(9%) 
 
 

​It is a face-saving compromise.  The Chinese can get the numerosity they desire, but we are not confounded by a million junk patents. They can get their numbers, but not all are equal -  those [legal instruments] will not be strong swords unless they elect to have their blades tempered in the fire of examination.  If they want low-quality patents, let them have them.  But not low-quality patents that are as enforceable as high quality patents which have undergone examination.

 (9%) 
 
 

​I favor examination.  However, the AU system has practical attractions.

 (9%) 
 
 

​Examination prevents overreaching rights.  More than 60% of design apps worldwide are Chinese design apps--there is already a lot there and it might help to winnow down the number of apps (by a more involved exam process).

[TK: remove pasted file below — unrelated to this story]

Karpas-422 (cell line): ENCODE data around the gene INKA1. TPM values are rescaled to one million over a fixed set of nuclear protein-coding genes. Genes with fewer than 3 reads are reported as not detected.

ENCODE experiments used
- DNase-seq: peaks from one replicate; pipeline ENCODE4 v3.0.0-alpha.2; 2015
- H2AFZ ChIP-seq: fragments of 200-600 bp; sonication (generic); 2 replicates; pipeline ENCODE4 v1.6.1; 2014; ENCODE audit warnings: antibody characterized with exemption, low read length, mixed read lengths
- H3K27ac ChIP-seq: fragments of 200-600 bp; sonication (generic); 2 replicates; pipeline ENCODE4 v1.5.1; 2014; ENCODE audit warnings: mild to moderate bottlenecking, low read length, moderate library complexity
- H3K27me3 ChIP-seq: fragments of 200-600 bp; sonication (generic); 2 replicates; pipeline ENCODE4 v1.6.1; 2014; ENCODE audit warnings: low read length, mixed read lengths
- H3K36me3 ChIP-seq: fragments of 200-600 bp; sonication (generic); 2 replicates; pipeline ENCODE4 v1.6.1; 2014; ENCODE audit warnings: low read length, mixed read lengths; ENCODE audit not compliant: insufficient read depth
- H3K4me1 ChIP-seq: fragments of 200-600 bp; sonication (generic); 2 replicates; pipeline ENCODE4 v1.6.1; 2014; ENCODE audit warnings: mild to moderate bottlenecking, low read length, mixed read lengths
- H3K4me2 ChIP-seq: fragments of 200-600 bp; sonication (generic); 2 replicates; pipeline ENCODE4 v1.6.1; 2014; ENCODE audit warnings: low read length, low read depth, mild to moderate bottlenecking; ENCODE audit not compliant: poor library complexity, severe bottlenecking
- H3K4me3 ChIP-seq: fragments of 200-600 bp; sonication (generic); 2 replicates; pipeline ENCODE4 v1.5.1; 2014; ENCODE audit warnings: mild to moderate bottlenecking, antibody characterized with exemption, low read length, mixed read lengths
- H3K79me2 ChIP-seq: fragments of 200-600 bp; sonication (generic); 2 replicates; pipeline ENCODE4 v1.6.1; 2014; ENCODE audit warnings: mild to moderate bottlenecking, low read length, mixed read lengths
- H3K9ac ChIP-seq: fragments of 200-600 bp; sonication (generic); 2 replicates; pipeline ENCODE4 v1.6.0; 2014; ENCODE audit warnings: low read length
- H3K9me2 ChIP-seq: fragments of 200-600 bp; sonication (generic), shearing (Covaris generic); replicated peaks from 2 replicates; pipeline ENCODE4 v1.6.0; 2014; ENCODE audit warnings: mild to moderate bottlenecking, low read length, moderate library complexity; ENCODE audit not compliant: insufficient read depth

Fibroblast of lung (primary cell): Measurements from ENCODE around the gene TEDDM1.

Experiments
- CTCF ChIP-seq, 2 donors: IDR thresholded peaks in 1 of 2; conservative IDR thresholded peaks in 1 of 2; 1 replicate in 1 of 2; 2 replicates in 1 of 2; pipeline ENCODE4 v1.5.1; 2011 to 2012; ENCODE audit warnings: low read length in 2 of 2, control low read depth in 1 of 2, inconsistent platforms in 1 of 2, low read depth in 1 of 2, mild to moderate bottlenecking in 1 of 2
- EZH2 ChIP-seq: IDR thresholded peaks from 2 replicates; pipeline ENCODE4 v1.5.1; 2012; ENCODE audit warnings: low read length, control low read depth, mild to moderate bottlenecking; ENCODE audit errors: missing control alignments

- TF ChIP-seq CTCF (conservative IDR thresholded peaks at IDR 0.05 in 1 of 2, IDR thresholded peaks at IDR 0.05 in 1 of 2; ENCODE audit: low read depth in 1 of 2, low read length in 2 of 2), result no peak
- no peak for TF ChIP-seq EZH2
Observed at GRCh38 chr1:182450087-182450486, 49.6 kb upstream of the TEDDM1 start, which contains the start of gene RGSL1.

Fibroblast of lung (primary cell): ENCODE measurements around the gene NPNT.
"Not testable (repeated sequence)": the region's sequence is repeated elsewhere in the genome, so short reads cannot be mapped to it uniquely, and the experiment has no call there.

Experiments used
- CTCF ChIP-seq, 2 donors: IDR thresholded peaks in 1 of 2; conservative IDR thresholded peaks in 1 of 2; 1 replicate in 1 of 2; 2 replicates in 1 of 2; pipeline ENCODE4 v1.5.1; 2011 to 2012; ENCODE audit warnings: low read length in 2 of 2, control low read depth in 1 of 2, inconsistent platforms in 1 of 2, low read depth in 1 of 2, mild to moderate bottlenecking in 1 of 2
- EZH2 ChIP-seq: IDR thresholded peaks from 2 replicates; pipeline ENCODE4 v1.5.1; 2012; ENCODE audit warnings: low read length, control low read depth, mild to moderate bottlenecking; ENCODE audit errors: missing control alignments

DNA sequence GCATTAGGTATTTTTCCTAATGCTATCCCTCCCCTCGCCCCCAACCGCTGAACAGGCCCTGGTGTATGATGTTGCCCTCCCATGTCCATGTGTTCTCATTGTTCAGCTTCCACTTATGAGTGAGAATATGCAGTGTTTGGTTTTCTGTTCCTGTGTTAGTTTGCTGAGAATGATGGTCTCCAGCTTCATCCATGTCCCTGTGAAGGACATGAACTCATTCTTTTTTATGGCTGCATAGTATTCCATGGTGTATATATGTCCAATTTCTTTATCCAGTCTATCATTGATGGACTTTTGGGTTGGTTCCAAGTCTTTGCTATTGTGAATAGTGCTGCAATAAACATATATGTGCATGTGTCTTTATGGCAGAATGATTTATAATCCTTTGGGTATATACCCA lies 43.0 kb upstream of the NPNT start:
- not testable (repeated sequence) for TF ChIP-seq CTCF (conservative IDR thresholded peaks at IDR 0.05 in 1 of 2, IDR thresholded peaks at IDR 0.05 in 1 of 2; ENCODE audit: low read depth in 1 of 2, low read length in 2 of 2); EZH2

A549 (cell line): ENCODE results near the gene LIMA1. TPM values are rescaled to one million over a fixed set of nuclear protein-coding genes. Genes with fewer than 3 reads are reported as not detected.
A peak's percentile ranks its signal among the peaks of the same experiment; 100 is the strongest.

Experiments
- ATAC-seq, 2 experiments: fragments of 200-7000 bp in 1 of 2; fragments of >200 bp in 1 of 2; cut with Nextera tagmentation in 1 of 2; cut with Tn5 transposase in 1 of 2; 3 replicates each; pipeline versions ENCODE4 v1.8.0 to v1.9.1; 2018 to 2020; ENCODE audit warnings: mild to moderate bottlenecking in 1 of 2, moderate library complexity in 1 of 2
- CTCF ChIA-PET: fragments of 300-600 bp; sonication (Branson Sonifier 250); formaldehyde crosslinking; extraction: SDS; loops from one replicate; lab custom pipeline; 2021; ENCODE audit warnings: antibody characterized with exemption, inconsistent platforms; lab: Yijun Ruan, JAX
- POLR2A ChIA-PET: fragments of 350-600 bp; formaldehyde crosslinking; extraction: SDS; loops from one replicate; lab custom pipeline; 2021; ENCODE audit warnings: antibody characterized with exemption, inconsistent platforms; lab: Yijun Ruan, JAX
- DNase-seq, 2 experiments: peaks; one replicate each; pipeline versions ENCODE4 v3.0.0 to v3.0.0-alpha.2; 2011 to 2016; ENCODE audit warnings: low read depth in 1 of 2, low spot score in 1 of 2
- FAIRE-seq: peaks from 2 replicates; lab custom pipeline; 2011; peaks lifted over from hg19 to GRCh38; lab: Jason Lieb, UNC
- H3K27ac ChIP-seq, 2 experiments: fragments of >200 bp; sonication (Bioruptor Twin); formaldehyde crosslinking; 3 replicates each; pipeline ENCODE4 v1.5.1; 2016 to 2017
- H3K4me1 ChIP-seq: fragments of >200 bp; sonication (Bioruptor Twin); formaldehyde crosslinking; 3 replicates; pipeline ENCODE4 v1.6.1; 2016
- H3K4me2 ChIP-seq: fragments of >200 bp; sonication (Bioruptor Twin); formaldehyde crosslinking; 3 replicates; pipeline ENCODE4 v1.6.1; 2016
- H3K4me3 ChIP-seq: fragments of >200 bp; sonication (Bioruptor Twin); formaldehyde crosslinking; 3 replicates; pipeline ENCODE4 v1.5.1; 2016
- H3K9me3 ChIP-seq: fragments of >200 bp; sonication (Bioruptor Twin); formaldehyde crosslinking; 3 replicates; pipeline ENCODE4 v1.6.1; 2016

(9%) 
 

Total: 11

11. Please propose any specific edits to AIPLA’s draft position letter.

 

​I am not in favor of taking a position.

 (25%) 
 
 

See above.​

 (25%) 
 
 

​Please edit in light of comments above, perhaps synthesized with the comments and ideas of others, perhaps at the leadership conference proposed above.

 (25%) 
 
 

​may want to add "valid" in front of "registered designs" in the last design paragraph.  Note that "employee" in the preceeding paragraph should be "employ" and "Guidelines" is misspelled earlier in the draft letter. 

​Items like allowing shading seem to be outside the scope of the letter--perhaps offer to comment--making simple practices like this consistent worldwide would really be helpful.

 

 (25%) 
 

Total: 4

12. Please propose any specific edits to SIPO Guidelines / AIPLA’s comments thereon.